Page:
September 11, 2014

Vital Answers about Depression & Suicide for Parents of Young Adults. ~ Matt Zajechowski

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As kids enter their teenage years, they begin to search for an identity that is separate from their parents, which means they become more withdrawn from the adults in their lives.

They may choose to confide in their friends over their parents, which can leave parents wondering whether their moody young adult is just going through a “phase” or is actually struggling with mental health issues.

It can be terrifying to be unsure whether your high school or college-age child is grappling with depression and suicidal thoughts, and you might feel powerless to do anything. However, there are strategies that parents can use to support their child and get them the help they need.

Yellowbrick, a mental health treatment service for young adults, has compiled a list of answers to questions many parents have when trying to figure out how to help their child. Key questions and answers include:

How can I know if my young adult is at risk for suicide?

Sadly, there’s no reliable indicator of impending suicide, and many people are shocked to discover that someone close to them is having suicidal thoughts.

The best thing that parents can do is to be observant and keep an eye out for common red flags, such as isolation from friends and peers, acting secretive and expressing despair. Someone who is having suicidal thoughts may also exhibit some other symptoms of depression, such as loss of interest in activities that once provided pleasure, unusual sleep habits (insomnia or sleeping for long periods of time), fatigue, trouble concentrating, and feelings of sadness.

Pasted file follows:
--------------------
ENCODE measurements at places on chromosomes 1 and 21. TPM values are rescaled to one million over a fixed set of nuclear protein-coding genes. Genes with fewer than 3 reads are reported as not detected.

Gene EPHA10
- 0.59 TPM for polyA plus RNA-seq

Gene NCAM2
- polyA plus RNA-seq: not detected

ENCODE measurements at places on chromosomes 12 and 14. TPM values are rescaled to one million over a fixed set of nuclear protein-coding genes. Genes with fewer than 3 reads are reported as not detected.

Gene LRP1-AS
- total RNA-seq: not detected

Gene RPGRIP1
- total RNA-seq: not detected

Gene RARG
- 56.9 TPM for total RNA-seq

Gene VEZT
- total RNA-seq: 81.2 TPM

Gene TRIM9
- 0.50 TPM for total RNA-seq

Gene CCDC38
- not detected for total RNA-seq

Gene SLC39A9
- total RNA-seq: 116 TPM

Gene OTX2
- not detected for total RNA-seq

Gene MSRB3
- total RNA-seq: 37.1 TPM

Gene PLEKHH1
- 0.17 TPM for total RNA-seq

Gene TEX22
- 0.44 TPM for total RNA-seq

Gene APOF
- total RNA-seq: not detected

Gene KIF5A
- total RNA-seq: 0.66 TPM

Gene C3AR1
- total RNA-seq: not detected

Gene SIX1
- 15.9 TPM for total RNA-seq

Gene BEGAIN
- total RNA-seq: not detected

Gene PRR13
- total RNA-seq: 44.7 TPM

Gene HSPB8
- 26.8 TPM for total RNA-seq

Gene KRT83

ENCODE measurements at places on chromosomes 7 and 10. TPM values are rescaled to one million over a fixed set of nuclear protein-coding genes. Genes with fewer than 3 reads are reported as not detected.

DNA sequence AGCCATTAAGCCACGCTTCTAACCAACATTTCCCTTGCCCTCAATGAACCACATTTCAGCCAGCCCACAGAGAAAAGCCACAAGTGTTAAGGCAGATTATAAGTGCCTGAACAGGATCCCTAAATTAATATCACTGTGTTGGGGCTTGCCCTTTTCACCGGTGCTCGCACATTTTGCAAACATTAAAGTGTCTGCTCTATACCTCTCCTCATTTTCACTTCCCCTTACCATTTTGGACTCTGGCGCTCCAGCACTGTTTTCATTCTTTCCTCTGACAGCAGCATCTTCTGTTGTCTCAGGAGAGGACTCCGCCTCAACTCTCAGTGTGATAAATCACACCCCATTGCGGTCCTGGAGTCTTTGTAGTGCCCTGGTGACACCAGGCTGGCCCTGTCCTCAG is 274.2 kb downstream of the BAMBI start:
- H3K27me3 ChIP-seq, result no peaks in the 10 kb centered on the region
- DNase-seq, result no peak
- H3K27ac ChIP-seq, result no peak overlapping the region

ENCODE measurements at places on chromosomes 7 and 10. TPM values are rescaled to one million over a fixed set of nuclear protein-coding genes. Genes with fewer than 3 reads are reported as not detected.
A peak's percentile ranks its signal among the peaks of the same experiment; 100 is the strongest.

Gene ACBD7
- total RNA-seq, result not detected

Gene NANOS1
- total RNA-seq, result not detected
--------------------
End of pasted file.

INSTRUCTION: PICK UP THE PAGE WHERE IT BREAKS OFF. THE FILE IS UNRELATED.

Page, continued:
Are specific mental illnesses associated with a higher rate of suicide?

When left untreated, any type of psychotic illness is associated with a higher rate of suicide and early death due to poor health management. Depression and bipolar disorder in particular have a higher rate of suicide and suicide attempts, and anorexia nervosa has also been linked to suicide due to the effects that starvation has on mood and judgment.

If your child does suffer from a mental illness, make sure you do not stigmatize them. Think of mental illness like any other health issue and get them the treatment they need.

As a parent, what can I do to help my child after a suicide attempt?

Because many people feel overwhelming shame after a suicide attempt, one of the most important things you can do as a parent is to show your child that you accept them and that you are not judging them.

Offer your support, even if your child seems unwilling to accept it, and empathize with them if they do share their feelings with you. Make sure that your child knows they can safely and openly communicate with you if they want, and seek professional assistance for mental illnesses.

These are just a few of the questions that parents of young adults should be asking in order to better understand depression and suicide.

To get answers to six more vital questions, check out this infographic from Yellowbrick.



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Editor: Catherine Monkman

Photos: Tom Chapman/Flickr, Courtesy of Yellowbrick

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Matt Zajechowski